• Example: The Ctrl+A shortcut moves the cursor to the beginning of the line. This might solve the problem where you need to fix a typo you made at the beginning of a long command. Before knowing that shortcut, you might moved the cursor by pressing and holding the <arrow-left> key, which might take many seconds to reach the beginning of the line. In this case, the Ctrl+A shortcut does solve a real problem, because it is much faster. On the other hand, suppose you already knew another trick, moving the cursor word-by-word (via Alt+<arrow-left>), which is quite fast. Then, the time savings of Ctrl+A are negligible, and therefore the shortcut might not be worthwhile to remember.
  • How often do you run into the problem? If you cannot vividly remember several occasions in the recent past where you were annoyed by your slow-ish alternative, the shortcut might not be important enough to remember.
  • Is the shortcut a duplicate of another shortcut? For instance, the shortcut Ctrl+P lets you cycle through previously executed commands. But so does <arrow-up>. If you already know a shortcut, there is no point in learning yet another one.
  • Is there an even better alternative? Sometimes the shortcut you find is inferior to yet another shortcut you might discover (or already know). This is criterion is best applied in retrospect, once you collected a number of shortcuts or commands, weeding out those for which there are better alternatives.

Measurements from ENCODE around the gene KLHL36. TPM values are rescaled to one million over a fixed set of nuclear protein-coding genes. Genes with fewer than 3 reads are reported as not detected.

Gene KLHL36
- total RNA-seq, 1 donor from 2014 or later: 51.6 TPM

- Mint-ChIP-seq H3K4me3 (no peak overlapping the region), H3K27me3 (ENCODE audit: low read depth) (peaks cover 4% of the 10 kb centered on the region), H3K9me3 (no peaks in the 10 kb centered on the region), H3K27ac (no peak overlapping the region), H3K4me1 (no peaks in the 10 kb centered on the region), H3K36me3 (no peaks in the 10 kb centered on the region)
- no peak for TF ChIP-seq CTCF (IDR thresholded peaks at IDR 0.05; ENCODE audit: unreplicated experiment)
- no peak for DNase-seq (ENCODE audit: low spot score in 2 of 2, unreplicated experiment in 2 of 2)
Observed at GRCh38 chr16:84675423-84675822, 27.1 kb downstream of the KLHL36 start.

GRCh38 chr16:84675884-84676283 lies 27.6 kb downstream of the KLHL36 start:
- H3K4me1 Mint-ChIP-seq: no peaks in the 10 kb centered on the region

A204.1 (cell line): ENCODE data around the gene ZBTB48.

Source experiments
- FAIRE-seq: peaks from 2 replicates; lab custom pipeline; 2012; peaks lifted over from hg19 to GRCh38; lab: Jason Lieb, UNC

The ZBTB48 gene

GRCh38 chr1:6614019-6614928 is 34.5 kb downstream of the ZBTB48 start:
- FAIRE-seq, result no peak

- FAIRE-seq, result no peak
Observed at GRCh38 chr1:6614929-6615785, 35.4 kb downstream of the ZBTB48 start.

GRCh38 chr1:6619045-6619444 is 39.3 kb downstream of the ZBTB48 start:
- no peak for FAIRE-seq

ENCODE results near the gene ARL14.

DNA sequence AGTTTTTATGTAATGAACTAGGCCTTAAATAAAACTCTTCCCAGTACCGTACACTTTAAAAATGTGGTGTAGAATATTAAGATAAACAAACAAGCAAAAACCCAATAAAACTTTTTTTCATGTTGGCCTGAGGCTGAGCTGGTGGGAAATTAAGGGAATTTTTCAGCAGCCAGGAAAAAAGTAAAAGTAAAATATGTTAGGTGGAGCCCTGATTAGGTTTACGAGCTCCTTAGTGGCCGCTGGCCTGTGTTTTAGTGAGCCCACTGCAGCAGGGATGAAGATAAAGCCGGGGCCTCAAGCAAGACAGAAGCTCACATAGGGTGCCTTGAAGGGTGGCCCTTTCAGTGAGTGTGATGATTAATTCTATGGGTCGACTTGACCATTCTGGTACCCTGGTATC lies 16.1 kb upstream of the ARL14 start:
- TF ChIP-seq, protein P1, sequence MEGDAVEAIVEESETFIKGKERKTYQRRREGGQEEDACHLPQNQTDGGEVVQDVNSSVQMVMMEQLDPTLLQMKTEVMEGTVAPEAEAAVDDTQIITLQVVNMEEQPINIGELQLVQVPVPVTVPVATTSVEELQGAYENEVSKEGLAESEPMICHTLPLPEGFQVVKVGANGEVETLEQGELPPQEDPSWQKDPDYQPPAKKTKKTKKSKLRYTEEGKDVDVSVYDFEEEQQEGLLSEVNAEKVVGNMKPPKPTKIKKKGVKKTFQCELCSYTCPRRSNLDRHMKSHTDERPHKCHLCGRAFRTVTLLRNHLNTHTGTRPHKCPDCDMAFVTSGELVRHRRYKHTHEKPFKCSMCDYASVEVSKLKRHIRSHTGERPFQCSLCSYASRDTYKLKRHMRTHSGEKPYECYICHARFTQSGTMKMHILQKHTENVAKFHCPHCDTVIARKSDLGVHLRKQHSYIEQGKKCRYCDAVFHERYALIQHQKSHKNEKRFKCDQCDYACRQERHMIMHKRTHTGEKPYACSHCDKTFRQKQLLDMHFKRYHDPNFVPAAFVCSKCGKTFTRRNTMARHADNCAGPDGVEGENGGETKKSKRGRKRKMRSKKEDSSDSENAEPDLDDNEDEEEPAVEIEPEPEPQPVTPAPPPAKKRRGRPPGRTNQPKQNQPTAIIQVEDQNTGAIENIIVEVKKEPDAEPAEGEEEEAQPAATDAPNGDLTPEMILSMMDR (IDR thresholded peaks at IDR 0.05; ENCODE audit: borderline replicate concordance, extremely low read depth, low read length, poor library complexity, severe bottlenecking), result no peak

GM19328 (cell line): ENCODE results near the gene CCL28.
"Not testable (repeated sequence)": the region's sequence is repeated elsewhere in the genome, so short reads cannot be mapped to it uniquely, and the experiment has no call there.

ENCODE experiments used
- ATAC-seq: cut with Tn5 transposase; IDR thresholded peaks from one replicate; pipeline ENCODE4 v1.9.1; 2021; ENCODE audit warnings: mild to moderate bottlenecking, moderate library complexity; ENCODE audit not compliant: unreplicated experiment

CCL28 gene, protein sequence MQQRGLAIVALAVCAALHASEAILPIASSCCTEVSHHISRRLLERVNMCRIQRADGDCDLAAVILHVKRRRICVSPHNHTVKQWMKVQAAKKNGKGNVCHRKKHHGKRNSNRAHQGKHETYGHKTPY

• Example: the shortcut Ctrl+S pauses printing the output of the currently running process (Ctrl+Q resumes printing). This is useful if you need some time to read the output, which would otherwise be impossible if the text kept moving/scrolling. Personally, I found the alternative of using my mouse scroll wheel (scrolling up) much better: in most shells, this stops auto-scrolling of the output, and if I want, I can still scroll down and read output that has appeared in the meantime (since I started scrolling up), which is not possible when using Ctrl+S.

Shortcuts that boost your shell productivity

In this section I present a list of keyboard shortcuts and commands that I personally like and use on a daily basis. Some of these might be useful for you, too. I still encourage you to build your own repertoire!


The keyboard shortcuts presented above were tested for Linux/Bash (WSL) and may behave differently (or not work at all) in other shells or operating systems! Your mileage may vary.